Computer forensics is pertaining to evidence found on computers, phones and all forms of storage media.
The aim of computer forensics is to identify, analyse, recover, collect and present digital information for use in criminal and civil cases with the main purpose of convicting or exonerating an accused.
Although computer forensics is mostly used to investigate computer crimes like hacking and fraud; today it’s also used to investigate crimes like espionage, cyberstalking and murder. The scope of a forensic analysis can vary from simple information retrieval to reconstructing a complete timeline of events. In a 2002 book Computer Forensics authors Kruse and Heiser define computer forensics as involving “the preservation, identification, extraction, documentation and interpretation of computer data“.
Computer forensic investigation, include manual review of data, keyword searches for topics related to the crime, extracting emails and pictures, data recovery for retrieving deleted evidence and password cracking for retrieving locked evidence.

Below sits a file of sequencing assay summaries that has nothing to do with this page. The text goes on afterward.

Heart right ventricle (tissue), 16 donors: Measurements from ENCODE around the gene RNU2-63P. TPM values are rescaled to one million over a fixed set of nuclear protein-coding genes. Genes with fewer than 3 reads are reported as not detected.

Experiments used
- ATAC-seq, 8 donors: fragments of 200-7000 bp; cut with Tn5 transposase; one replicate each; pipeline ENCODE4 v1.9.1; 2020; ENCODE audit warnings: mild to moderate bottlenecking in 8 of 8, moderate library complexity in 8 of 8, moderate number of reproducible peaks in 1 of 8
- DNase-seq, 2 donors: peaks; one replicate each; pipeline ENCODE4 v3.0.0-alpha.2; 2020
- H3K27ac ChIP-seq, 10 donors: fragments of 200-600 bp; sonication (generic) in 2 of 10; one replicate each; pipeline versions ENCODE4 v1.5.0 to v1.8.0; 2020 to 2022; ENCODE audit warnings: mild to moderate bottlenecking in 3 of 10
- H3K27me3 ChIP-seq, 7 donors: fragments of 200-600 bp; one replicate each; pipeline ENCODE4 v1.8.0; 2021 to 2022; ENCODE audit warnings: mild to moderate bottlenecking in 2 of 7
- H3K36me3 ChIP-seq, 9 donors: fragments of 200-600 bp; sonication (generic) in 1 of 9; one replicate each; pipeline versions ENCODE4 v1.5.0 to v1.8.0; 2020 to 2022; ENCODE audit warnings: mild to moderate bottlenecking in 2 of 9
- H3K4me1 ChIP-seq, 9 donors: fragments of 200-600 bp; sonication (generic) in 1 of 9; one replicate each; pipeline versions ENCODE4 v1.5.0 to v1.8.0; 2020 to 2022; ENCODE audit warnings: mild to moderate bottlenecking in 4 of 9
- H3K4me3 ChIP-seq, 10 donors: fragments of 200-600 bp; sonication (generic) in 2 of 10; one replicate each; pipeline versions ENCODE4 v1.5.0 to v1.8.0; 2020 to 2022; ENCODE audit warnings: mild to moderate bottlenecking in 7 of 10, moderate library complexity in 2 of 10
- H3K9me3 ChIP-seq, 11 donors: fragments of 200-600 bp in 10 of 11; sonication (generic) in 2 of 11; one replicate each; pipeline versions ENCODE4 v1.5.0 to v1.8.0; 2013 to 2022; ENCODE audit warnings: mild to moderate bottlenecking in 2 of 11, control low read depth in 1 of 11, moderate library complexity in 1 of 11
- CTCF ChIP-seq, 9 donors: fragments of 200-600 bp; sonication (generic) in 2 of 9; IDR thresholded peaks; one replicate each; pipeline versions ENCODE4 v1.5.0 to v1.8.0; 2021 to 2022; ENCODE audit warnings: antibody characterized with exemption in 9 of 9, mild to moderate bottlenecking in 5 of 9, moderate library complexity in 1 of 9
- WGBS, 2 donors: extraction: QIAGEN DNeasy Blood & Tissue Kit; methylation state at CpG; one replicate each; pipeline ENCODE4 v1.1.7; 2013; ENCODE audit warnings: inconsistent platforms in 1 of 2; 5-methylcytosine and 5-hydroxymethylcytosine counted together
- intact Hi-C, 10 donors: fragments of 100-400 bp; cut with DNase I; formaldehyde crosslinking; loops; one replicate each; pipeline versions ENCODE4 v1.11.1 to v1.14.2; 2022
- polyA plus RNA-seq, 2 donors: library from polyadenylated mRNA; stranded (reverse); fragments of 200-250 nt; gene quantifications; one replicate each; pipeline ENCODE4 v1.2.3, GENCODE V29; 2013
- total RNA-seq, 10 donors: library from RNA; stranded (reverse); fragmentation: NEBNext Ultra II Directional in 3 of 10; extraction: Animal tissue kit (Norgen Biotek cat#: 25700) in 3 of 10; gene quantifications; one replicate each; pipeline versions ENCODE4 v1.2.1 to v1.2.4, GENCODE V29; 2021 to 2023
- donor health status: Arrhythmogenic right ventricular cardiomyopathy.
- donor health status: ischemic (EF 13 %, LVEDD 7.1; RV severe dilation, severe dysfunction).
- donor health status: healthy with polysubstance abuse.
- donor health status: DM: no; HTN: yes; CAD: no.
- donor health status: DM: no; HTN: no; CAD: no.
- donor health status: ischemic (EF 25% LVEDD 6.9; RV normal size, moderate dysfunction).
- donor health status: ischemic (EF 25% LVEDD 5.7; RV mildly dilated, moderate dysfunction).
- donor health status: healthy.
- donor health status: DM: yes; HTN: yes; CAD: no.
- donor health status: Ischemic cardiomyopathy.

To be admissible in court, evidence must be authentic and reliably obtained. Countries have different guideline pertaining to evidence collection. Various open source and commercial tools are available for computer forensics investigation. We will discuss some of these later this year.
I suggest starting small when perusing a career in computer forensics. The Asian School of Cyber Lawoffers international level certifications in Digital Evidence Analysis and Digital Forensic Investigation. Sign up for some of their free courses first to test the water. I will still be reviewing some of these free courses later in the year.
Some commercial forensic software companies are offering proprietary certifications on their products. For example, Guidance Software offering (EnCE) certification, AccessData offering (ACE) and X-Ways Software Technology offering (X-PERT).
There are also several other computer forensics certifications available, such as the The International Society of Forensic Computer Examiners (ISFCE) Certified Computer Examiner (CCE) certification, certification, the Information Assurance Certification Review Board (IACRB) Certified Computer Forensics Examiner (CCFE) certification and the International Association of Computer Investigative Specialists IACIS offers the Certified Computer Forensic Examiner (CFCE) program.